Puerto Rico Agriculture sec defends use of glyphosate
At hearing, Flores objects to Roundup ban, says it would raise costs for farmers, government
SAN JUAN — Puerto Rico Agriculture Secretary Carlos Flores objected Monday to the passage of a House of Representatives bill that would ban the use of the herbicide brand Roundup for weeding of public property.
Flores presented his opposition during testimony at public hearings the legislative body is holding as part of its consideration of House Bill 138, which was introduced by Puerto Rico Independence Party (PIP) Rep. Denis Márquez to create the “Prohibition of the Use of Glyphosate in the Weeding of Highways, Roads, Avenues, Streets and State or Municipal Roads, Irrigation Channels and Any Public Property Act.”
“I acknowledge that there is some concern about the overuse of this product. Although the concern is valid, we must understand that, if glyphosate is used according to the recommendation of the label, there should be no negative effect on the health of human beings and animals,” the secretary said during his testimony to the House.
The secretary argued that the herbicide has the lowest toxicological risk category (class 4) granted by the the World Health Organization (WHO) despite the same organization having designated the herbicide a potential carcinogen for humans.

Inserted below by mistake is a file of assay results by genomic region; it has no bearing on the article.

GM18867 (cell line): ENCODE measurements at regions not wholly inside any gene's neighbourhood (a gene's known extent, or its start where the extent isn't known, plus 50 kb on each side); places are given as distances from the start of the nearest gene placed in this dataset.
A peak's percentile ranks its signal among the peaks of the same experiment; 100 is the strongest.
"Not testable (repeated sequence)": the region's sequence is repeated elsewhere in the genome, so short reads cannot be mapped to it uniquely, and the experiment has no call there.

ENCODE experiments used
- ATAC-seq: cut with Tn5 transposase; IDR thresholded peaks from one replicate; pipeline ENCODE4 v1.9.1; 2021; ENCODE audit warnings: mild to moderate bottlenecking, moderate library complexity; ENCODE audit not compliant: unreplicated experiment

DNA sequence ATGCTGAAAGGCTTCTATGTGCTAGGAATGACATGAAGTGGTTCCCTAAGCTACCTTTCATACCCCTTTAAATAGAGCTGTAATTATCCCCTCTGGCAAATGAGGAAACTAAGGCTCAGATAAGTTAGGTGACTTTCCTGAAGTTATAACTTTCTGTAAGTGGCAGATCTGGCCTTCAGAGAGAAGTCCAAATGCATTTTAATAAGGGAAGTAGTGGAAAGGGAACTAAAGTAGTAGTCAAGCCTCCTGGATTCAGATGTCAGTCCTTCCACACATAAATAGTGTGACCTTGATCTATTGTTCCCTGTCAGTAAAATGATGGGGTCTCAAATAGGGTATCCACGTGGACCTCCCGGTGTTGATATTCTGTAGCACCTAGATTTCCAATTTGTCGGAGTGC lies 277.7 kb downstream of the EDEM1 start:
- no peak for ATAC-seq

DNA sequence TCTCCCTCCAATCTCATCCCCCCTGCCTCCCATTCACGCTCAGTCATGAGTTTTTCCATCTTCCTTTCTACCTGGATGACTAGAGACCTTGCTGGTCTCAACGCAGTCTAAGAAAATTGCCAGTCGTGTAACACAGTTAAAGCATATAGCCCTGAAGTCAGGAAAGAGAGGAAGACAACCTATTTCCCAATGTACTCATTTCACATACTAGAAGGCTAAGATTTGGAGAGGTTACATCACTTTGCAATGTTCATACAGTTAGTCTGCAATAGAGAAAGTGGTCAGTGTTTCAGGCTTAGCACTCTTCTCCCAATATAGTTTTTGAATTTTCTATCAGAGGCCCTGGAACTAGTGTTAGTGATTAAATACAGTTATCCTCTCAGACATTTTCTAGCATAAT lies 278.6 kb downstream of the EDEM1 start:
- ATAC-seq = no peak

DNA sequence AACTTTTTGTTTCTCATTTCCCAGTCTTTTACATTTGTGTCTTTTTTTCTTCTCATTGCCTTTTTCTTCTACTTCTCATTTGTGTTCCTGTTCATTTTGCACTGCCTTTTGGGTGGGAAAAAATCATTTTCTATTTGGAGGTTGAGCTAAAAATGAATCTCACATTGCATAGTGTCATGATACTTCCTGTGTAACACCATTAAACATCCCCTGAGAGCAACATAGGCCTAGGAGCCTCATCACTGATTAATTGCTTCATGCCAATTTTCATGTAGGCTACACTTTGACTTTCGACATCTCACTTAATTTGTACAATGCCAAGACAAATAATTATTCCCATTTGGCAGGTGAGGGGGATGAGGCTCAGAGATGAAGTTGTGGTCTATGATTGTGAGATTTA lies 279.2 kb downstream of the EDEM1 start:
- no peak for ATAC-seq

In May, a federal jury in San Francisco found that the herbicide Roundup was “a substantial factor” in the cancer of a 70-year-old gardener.
Flores, however, insisted that the product has a very low toxicity, and that it has been approved by the Environmental Protection Agency (EPA). He said the prohibition of this product would prove deadly for Puerto Rico’s farmers, who use it as their first option in weed control. The official insisted that it was very unlikely that farmers use more than indicated “because it is an expensive herbicide and would be losing money.”
The EPA has an identification system based on colored bands on its products to advise about the precautions to be taken, red being the most dangerous and green having the lowest risk.
“Prohibiting the use of this product on public properties would have the consequence of preventing agricultural crops in them because chemical control of weeds is in many cases an integral part of crop production,” Flores explained, assuring that its prohibition would increase costs not only for farmers but also the Transportation and Public Works Department’s as well as the municipalities that use the product for weed control.
Flores recommended that the legislative commission refocus its bill on emphasizing education and training about the appropriate use of glyphosate and other pesticides instead of prohibiting their use. As he explained, that would reinforce compliance with the recommendations on the label and prevent improper use of the product.
During the hearing, the Agricultural Experimental Station, of the University of Puerto Rico, agreed with the Agriculture Department’s position.
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